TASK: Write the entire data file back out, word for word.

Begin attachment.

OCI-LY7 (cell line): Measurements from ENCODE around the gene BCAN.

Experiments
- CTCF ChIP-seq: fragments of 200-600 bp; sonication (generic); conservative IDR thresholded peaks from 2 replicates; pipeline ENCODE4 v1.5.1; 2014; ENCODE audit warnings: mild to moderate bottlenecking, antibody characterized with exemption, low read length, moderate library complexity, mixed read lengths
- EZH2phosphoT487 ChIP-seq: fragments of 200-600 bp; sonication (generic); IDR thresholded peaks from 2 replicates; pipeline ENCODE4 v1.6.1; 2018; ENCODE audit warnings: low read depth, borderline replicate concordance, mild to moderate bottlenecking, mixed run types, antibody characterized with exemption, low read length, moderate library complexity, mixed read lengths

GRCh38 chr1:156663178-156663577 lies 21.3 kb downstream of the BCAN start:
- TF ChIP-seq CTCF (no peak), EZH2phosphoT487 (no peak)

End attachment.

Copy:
OCI-LY7 (cell line): Measurements from ENCODE around the gene BCAN.

Experiments
- CTCF ChIP-seq: fragments of 200-600 bp; sonication (generic); conservative IDR thresholded peaks from 2 replicates; pipeline ENCODE4 v1.5.1; 2014; ENCODE audit warnings: mild to moderate bottlenecking, antibody characterized with exemption, low read length, moderate library complexity, mixed read lengths
- EZH2phosphoT487 ChIP-seq: fragments of 200-600 bp; sonication (generic); IDR thresholded peaks from 2 replicates; pipeline ENCODE4 v1.6.1; 2018; ENCODE audit warnings: low read depth, borderline replicate concordance, mild to moderate bottlenecking, mixed run types, antibody characterized with exemption, low read length, moderate library complexity, mixed read lengths

GRCh38 chr1:156663178-156663577 lies 21.3 kb downstream of the BCAN start:
- TF ChIP-seq CTCF (no peak), EZH2phosphoT487 (no peak)